More specifically, although Samba argued that the claims resolve “technological barriers” that prohibit “Internet-connected devices, such as a television and a mobile device, from communicating with one an-other,” the Court noted the absence of specific language in the claims describing how the claimed system overcomes such “technological barriers” between a television and a mobile device. The claims, themselves, must identify how the “technological barriers” are overcome by drafting the claims limited in scope “to structures specified at some level of concreteness, in the case of a product claim, or to concrete action, in the case of a method claim.”

Further, the Court also considered whether the ‘356 claims are directed to an “improvement of a technology” or “creation of a new computer functionality.” Because the Court reasoned that the ‘356 claims are not drawn to improving the operability of televisions and mobile devices, the Court determined that Samba’s ‘356 patent only improves “the abstract idea of targeted advertising.” Therefore, in “Step 1” of the Court’s Alice/Mayo § 101 analysis, the Federal Circuit reversed the district court’s finding that the ‘356 patent is not abstract. 

Next, the Court advised that if the claims are found to be drawn to an abstract idea in “Step 1,” then in “Step 2,” the Court will consider “the elements of each claim both individually and ‘as an ordered combination’ to determine whether the additional elements ‘transform the nature of the claim’ into a patent-eligible application.” In general, “Step 2” involves consideration of whether the abstract idea identified at “Step 1” may still have an “inventive concept” that enables the invention to survive the § 101 analysis.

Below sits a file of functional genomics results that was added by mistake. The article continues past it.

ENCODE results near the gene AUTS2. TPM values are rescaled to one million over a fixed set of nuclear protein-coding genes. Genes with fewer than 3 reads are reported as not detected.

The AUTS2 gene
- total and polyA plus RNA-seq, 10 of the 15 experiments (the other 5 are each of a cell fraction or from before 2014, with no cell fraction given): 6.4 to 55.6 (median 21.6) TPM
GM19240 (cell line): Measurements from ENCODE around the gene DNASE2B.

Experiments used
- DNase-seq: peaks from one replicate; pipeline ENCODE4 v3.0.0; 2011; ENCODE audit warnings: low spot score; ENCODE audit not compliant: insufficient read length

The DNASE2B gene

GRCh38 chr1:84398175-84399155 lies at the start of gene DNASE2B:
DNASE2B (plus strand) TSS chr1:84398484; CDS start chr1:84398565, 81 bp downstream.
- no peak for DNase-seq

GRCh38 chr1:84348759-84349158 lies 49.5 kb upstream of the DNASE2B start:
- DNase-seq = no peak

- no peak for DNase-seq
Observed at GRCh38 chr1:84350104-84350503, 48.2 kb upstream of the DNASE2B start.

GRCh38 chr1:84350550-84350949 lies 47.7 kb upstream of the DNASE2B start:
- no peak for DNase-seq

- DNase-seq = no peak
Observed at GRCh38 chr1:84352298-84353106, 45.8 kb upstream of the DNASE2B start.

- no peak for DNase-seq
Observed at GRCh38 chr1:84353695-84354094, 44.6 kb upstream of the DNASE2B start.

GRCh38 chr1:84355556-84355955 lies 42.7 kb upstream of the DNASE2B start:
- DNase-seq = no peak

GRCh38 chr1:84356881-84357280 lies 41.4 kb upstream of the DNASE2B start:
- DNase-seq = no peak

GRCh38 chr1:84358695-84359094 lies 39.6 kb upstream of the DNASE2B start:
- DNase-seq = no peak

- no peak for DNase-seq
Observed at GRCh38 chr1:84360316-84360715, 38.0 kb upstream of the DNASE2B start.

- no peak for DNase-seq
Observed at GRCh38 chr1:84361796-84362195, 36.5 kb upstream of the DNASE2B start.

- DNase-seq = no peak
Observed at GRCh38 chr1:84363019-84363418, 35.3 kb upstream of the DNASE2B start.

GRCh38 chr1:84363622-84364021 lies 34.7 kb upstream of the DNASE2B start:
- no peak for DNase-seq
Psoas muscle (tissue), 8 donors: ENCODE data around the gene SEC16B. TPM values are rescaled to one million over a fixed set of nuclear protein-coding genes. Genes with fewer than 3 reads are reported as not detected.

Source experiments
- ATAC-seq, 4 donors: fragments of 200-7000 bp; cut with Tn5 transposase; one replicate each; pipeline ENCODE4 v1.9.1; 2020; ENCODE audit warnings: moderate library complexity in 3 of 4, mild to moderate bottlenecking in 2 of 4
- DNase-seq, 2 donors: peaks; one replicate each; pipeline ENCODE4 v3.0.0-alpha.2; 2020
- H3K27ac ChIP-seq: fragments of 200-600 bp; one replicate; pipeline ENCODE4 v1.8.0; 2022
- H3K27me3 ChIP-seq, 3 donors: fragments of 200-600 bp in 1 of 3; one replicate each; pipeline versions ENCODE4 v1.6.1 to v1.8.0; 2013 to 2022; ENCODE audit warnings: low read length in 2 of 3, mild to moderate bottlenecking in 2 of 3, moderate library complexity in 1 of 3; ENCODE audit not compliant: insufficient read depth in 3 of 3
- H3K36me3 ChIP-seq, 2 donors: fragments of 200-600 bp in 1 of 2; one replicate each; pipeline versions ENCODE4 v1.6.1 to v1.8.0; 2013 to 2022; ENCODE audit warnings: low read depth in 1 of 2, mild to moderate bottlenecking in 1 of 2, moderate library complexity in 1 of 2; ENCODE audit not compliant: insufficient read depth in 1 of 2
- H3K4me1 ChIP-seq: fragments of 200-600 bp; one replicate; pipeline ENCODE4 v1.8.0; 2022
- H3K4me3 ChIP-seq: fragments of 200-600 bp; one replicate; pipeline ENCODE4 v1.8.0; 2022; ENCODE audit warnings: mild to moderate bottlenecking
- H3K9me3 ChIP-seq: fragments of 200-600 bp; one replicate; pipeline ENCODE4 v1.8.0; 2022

In response, Samba asserted that the ‘356 claims are innovative and patent eligible because “they recite a specific, ordered combination of elements operating in unconventional ways” that enables a television and mobile device to overcome “technological barriers” and communicate. In the context of Samba’s argument, the Court analyzed the specific circumstances of the technical bar between televisions and mobile devices, known as “sandbox security,” which prohibits “internet-connected devices from communicating.” Notably, the Court found that even if prior inventions had not previously bypassed “sandbox security” to facilitate communications, the abstract idea of providing targeted advertising content to a user’s mobile phone, as identified at “Step 1,” will not be patent eligible unless the claims recite an inventive solution. Because the Court determined that the claims merely recited use of generic features and routine functions to achieve targeted advertising on a user’s mobile phone, the claims failed to achieve § 101 eligibility.

In a recent twist to the case on June 10, 2021, Samba filed a petition to the Federal Circuit for en banc review of the Court’s May 2021 decision. Samba now asserts that the Court’s § 101 patent ineligibility ruling was improper based on the Court’s precedent that it cannot determine patent eligibility when presented with material disputes of fact as to whether a patent was “well-understood, routine, conventional” at the time of the patent’s issue. According to Samba, at  the time of the ‘356 patent’s issue on July 5, 2016, the ability to overcome the “sandbox security” of a user’s mobile device to allow communication between the user’s mobile device and smart television was not “well-understood, routine, conventional.”

So at least from the Federal Circuit’s precedent in the realm of targeted advertising, Free Stream Media Corp. provides a measure of guidance at the claim-drafting stage and when navigating the Alice/Mayo § 101 analysis. But for the moment, Samba’s petition for en banc review calls into question the Court’s “Step 2” inventive concept analysis. Stay tuned.